The number of people who attended last month’s Israel Day Concert, the annual right-wing rally in support of Israel’s settlement movement, and a joint event, two weeks later, between Jews and Muslims, would almost certainly be zero if it weren’t for one person — state Assemblyman David Weprin.
Update: the folks at Americans for Peace Now point out that I missed a key finding of the B'nai B'rith survey. APN spokesman Ori Nir, in a press release, points out that "a full 55 percent agreed" with the statement "A two-state solution to the Israel-Palestinian conflict is essential to Israel's survival as a national home of the Jewish people as a vibrant democracy."
JERUSALEM (JTA) -- With nations around the world condemning Israel for the deaths of nine people aboard a Gaza-bound ship, israeli Prime Minister Benjamin Netanyahu canceled a planned visit to the White House.
Netanyahu was scheduled to meet Tuesday with President Obama following a weekend visit to Canada, which included a working meeting with Prime Minister Stephen Harper. The visit would have been Netanyahu's first meeting with Obama since a late March meeting at the White House in which the administration was accused of snubbing the Israeli leader.
The recent exchange of letters between Elie Wiesel, on one hand, gently reproaching the White House over its Jerusalem policy, and dovish Israeli politician Yossi Sarid, on behalf of J Street, on the other, seems to encapsulate the debate American Jews are having these days over what it means to be pro-Israel in 2010.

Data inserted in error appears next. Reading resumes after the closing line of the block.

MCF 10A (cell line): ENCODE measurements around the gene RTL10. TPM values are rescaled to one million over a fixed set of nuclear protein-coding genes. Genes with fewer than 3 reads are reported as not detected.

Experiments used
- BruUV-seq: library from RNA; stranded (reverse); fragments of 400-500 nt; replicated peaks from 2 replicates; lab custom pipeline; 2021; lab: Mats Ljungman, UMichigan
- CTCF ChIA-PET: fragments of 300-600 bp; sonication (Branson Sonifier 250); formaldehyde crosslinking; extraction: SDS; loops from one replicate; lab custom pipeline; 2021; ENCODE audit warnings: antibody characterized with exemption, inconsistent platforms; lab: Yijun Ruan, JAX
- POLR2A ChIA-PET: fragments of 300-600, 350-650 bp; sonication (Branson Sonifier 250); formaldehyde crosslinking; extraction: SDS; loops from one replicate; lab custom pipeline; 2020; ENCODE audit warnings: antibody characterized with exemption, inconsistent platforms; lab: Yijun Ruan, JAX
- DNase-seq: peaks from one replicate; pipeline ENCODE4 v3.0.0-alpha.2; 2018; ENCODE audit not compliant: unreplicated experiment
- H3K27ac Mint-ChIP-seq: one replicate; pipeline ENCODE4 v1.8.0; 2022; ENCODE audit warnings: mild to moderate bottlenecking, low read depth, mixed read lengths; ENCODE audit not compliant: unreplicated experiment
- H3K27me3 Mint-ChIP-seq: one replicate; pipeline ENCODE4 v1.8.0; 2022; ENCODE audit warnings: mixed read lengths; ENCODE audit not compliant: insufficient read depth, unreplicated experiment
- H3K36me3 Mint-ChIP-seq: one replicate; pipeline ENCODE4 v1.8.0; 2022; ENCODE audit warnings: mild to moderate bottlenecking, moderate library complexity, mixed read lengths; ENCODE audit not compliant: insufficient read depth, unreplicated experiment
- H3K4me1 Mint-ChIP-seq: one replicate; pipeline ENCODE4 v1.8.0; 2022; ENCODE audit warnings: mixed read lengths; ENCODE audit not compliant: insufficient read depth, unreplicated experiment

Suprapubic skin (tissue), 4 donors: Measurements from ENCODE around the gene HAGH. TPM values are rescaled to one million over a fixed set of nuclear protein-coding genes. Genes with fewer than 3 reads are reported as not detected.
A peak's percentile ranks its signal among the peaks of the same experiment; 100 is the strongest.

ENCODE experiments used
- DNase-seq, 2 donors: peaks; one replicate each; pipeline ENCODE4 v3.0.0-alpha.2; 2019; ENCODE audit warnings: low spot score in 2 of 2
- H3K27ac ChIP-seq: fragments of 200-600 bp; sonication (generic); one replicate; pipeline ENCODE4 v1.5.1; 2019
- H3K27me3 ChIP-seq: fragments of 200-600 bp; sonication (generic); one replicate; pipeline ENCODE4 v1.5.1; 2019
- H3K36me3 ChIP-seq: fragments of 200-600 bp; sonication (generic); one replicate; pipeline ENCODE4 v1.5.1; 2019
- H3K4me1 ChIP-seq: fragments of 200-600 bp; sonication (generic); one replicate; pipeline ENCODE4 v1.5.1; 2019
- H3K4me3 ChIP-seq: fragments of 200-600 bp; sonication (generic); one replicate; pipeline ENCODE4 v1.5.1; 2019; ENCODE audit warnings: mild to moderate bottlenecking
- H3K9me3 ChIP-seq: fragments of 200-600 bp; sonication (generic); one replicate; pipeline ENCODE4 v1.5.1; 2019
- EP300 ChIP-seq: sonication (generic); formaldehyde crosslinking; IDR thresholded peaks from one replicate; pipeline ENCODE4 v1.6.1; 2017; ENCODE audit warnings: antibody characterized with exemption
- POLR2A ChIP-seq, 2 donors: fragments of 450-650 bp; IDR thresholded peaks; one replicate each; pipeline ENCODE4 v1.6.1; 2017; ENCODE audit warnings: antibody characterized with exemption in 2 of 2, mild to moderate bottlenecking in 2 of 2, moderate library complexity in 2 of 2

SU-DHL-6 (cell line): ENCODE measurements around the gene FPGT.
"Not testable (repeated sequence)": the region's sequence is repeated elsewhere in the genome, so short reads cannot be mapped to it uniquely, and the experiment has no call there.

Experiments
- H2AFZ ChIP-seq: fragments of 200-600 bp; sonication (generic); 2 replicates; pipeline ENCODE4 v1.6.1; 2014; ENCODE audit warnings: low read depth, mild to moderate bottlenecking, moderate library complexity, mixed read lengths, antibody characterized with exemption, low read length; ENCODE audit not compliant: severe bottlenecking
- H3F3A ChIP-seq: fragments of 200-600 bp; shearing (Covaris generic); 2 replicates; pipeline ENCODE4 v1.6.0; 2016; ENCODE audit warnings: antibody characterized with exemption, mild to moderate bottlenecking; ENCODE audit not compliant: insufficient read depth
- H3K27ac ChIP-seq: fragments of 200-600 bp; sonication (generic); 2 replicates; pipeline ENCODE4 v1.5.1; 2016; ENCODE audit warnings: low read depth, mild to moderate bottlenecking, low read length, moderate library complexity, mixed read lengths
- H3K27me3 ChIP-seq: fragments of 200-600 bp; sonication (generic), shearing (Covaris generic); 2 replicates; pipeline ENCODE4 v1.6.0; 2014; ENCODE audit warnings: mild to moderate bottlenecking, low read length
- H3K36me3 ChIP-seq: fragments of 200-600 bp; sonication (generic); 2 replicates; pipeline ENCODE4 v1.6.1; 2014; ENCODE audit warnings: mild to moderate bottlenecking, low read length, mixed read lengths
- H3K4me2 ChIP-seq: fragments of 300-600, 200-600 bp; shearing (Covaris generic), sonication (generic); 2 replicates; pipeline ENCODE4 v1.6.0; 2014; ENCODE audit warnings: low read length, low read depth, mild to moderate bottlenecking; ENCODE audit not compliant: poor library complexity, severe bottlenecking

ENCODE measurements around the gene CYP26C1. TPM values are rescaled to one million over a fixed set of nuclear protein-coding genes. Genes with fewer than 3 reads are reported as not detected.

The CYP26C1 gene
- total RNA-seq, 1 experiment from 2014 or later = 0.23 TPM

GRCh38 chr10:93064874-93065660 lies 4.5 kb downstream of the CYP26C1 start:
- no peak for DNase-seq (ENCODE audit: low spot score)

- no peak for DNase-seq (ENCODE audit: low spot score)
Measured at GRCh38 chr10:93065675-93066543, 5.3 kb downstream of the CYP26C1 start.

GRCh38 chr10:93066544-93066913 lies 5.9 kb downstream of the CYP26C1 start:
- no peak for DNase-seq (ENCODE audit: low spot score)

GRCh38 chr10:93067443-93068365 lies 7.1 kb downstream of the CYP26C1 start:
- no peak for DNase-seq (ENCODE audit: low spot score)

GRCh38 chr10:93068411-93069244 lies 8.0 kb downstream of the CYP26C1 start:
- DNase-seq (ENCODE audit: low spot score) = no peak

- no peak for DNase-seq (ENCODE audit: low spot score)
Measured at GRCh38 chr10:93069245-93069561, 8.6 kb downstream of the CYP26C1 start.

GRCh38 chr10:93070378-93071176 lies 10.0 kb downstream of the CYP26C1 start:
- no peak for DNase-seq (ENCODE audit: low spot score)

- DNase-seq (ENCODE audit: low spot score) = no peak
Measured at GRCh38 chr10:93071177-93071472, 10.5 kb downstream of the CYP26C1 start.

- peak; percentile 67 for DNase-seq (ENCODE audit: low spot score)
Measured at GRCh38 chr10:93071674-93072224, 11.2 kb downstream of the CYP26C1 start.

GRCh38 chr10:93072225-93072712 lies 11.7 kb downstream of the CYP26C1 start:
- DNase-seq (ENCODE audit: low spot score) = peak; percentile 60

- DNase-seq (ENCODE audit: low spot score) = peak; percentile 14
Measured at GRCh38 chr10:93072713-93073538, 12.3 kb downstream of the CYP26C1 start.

Tel Aviv — Boaz Levy couldn’t recall the last time he had been to a peace rally.
As demonstrators filed past the street bench where he rested after a 120,000-strong demonstration Saturday night supporting a unilateral withdrawal from the Gaza Strip, Levy explained that the dejection from three and a half years of daily violence stifled any motivation to speak out.
Ariel, West Bank — On a sprawling hill top in this West Bank town Tuesday, a commitment made by Israel’s leader in distant Annapolis this week seemed likely to take one of two possible paths, with the outlines of each already apparent.
“Look up there. My son lives in that container,” gestured Arik Yeffet. “There are leaks in the winter, and the heating is insufficient. He deserves to have a spot of his own. Did we commit a crime?”
Jerusalem — The summer of 1967 in Israel is recalled universally as a time of euphoria and romance for a country in the afterglow of a stunning military victory.
But for Yossi Klein Halevi, at the time a 14-year-old Orthodox kid from New York visiting his relatives for the first time, the war also inspired him and a cousin to mark the Ninth of Av fast by eating a falafel.
Jerusalem — Prime Minister Benjamin Netanyahu said on Monday that Israel has no choice but to adhere to the Oslo peace accord, despite the fact that he considers it a “flawed deal.” Speaking to a group of journalists representing Jewish newspapers, Netanyahu said that Israel is committed to carrying out a second redeployment under the treaty’s interim stage. To do otherwise, he said, could jeopardize the country’s international treaties with other nations.